In summary, bacteria consume sugars and produce acids which then breakdown the tooth surface. In the early stages of this disease, the lesions may be remineralized or re-crystalized depending upon the conditions on the tooth surface and in the mouth. These early lesions may appear as chalky white spots. They may be fragile and crystal structure may be disrupted or destroyed if they are picked or probed. This dynamic disease process can be reversed or stabilized if detected early.
More to follow.
[i] Van Houte, J., “Bacterial specificity in the etiology of dental caries”, Int. Dent. J., 1980; 30: 305 – 326
[ii] Van Houte, J., “Role of Microorganism in the caries etiology”, J. Dent. Res., 1994; 73: 672- 681
[iii] Featherstone, J. D. B., “The Caries Balance: Contributing Factors and Early Detection”, CDA Journal, 2003; 13 (2): 129 – 133
[iv] Melberg, J. R., “Remineralization: A status report for the American Journal of Dentistry, Part 1, Am J. Dent., 1988; 1 (1): 39 – 43
[v] Featherstone, J. D. B., “The Science and Practice of Caries Prevention”, JADA, 2000; 131: 887 – 899
[viii] Mount, G. J., “Defining, Classifying, and Placing Incipient Caries Lesions in Perspective”, Dent Clin N. Am, 2005, Volume 49, pages 701 – 723
Dental caries or tooth decay, according to the United States Surgeon General report on Oral Health in America, is one of the most common chronic diseases among five to seventeen year olds[i]. In their study, it was more common than asthma, hay fever or chronic bronchitis. Although we do not have this type of data available in Canada, one can assume that dental caries is extremely prevalent in the population. A great deal of a general dental practitioner’s time is spent treating dental caries. The dental profession’s understanding of caries and treatment approach has been evolving as new diagnostic devices and preventive techniques are introduced to our practices. In 2001, the National Institute of Health’s (NIH) Consensus Conference on the Diagnosis and Management of Dental Caries throughout Life concluded:
“Dental caries is an infectious, communicable disease resulting in destruction of tooth structure by acid-forming bacteria found in dental plaque, an intraoral biofilm, in the presence of sugar. The infection results in the loss of tooth minerals that begins with the outer surface of the tooth and can progress through the dentin to the pulp, ultimately compromising the vitality of the tooth.”[ii]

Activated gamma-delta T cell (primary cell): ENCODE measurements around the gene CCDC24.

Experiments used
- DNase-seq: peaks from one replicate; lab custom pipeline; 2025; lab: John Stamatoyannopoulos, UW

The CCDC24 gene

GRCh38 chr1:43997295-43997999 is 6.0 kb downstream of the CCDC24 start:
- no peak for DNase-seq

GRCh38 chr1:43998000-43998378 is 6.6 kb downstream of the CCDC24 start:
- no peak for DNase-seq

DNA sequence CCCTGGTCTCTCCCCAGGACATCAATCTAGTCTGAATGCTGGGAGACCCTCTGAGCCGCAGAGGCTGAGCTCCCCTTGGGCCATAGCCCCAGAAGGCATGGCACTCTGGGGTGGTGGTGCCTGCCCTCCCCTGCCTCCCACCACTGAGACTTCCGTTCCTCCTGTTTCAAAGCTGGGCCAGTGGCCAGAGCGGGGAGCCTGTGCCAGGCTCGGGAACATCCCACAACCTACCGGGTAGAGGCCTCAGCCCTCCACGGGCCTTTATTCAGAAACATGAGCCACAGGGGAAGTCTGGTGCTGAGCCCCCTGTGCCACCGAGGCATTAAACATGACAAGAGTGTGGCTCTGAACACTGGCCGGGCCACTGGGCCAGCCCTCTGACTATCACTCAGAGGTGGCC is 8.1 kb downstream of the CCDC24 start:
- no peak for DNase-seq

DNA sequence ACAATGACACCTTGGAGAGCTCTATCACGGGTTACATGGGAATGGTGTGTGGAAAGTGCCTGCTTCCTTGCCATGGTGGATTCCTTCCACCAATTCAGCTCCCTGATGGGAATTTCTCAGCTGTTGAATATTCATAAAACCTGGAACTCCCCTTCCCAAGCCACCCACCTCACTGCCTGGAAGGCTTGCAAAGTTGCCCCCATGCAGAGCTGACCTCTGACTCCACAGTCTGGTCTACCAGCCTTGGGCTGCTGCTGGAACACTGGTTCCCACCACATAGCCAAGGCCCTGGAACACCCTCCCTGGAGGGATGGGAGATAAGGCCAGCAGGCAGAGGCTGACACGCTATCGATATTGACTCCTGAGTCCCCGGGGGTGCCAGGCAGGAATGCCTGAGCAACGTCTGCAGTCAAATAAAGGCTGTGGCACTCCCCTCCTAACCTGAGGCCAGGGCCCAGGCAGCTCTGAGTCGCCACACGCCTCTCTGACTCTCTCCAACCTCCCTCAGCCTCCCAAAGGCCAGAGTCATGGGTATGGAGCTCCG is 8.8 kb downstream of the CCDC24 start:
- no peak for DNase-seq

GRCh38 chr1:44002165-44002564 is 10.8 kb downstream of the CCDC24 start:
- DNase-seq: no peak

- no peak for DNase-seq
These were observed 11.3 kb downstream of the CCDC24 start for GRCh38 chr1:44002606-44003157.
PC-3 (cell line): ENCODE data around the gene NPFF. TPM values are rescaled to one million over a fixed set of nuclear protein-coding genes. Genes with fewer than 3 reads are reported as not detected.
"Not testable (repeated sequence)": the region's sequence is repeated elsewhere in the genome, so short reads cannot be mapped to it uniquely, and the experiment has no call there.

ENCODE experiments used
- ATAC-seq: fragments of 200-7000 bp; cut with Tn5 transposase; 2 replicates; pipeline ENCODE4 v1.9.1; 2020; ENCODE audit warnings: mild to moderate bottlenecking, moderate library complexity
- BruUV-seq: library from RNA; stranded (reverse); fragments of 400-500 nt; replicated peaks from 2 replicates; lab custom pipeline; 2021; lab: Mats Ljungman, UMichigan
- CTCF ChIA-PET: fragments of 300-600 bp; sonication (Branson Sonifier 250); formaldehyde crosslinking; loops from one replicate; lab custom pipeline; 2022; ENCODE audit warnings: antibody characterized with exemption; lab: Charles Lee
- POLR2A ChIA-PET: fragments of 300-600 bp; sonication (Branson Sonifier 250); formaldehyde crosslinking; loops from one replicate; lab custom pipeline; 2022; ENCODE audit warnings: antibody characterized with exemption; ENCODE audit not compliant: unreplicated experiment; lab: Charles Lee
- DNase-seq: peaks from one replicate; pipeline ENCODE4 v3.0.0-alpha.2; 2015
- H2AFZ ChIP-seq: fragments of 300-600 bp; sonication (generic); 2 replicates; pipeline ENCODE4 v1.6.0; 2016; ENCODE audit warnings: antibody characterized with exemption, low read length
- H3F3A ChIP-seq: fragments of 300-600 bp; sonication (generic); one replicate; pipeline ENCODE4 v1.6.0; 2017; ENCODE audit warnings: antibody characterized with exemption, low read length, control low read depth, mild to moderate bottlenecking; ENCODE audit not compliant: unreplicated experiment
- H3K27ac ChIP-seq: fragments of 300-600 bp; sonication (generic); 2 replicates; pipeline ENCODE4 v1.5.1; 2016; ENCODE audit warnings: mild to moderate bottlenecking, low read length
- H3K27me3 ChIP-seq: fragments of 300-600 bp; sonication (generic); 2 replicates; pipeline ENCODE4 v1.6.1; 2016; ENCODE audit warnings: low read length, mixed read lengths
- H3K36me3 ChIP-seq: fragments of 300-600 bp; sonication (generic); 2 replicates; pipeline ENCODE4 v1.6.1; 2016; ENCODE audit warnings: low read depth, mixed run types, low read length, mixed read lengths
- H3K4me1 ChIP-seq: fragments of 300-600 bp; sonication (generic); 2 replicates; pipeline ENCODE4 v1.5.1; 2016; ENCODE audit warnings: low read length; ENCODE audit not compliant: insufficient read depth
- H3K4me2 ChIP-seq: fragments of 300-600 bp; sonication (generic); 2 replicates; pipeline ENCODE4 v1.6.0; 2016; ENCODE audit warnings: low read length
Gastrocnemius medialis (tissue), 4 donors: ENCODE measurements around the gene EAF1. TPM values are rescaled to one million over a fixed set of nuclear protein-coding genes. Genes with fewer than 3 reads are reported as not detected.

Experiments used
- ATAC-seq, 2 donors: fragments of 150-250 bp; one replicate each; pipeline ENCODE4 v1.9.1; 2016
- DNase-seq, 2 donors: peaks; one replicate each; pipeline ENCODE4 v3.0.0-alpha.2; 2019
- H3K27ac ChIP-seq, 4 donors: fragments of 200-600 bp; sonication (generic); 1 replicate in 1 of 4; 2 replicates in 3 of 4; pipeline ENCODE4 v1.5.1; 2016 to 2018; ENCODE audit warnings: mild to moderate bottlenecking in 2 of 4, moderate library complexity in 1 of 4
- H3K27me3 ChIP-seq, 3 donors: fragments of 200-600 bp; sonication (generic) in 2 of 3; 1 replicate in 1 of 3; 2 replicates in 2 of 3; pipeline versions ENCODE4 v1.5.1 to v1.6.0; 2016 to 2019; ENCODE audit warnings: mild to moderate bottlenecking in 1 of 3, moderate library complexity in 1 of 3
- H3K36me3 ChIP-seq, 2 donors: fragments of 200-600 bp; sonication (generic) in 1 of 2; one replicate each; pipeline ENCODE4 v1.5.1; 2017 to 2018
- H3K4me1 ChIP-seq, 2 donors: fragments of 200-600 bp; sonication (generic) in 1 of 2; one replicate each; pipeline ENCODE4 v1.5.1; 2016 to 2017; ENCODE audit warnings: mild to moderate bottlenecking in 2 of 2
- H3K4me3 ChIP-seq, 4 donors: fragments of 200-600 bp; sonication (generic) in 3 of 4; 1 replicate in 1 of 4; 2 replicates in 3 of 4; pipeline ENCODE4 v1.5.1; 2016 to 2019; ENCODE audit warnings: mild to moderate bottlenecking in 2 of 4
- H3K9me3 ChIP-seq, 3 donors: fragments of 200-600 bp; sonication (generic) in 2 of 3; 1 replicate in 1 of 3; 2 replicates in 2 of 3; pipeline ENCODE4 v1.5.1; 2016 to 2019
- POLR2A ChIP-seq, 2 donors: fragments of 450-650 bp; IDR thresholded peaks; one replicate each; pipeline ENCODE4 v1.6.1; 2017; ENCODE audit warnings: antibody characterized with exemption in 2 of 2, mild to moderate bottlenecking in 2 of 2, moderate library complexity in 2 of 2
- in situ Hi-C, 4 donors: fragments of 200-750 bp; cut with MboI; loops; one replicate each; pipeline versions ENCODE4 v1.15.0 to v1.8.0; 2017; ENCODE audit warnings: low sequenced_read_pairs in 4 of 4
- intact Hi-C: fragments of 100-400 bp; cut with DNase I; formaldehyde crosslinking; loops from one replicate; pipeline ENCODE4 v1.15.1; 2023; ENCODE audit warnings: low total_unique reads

This statement combines a number of new components from the traditional approach taught over the last twenty years in dental schools. Our patients assume that tooth decay is caused by eating sugary foods, not that dental caries is an infectious communicable disease caused by acid forming bacteria. One can place a number of restorations in a mouth, without treating the underlying disease. The bacteria remain in the plaque biofilm on the remainder of the teeth capable of creating new areas of decalcification and cavitation. Patients are beginning to expect that we can treat this disease or at least provide them with a reason as to why they or their children continue to develop carious lesions.
Over the next few blogs, I hope to provide you with some information on tooth decay, methods for detection and things patients and dentists can do to prevent decay or minimize the destruction of the tooth.
[i] Department of Health and Human Services, “Oral Health in America: A Report of the Surgeon General”, National Institute of Dental and Craniofacial Research, 2000, page 63
[ii] “NIH Consensus Development Conference on Diagnosis and Management of Dental Caries Throughout Life March 26 – 28 2001”, Journal of Dental Education, Volume 65, # 10, 2001, page 1162
Welcome to The Canary System blog. This blog is designed to provide the reader with some pertinent information on tooth decay or dental caries and how both you and your oral health care provider can treat this very common disease. Yes, tooth decay is a disease and it can be treated in a number of ways ranging from the placement of a filling when the hole or lesion is large to actually trying to stabilize or remineralize a small early lesion. All this depends upon detecting the tooth decay and developing a treatment approach tailored to the size of the lesion, the existing oral environment and the patient’s diet. Lets explore together.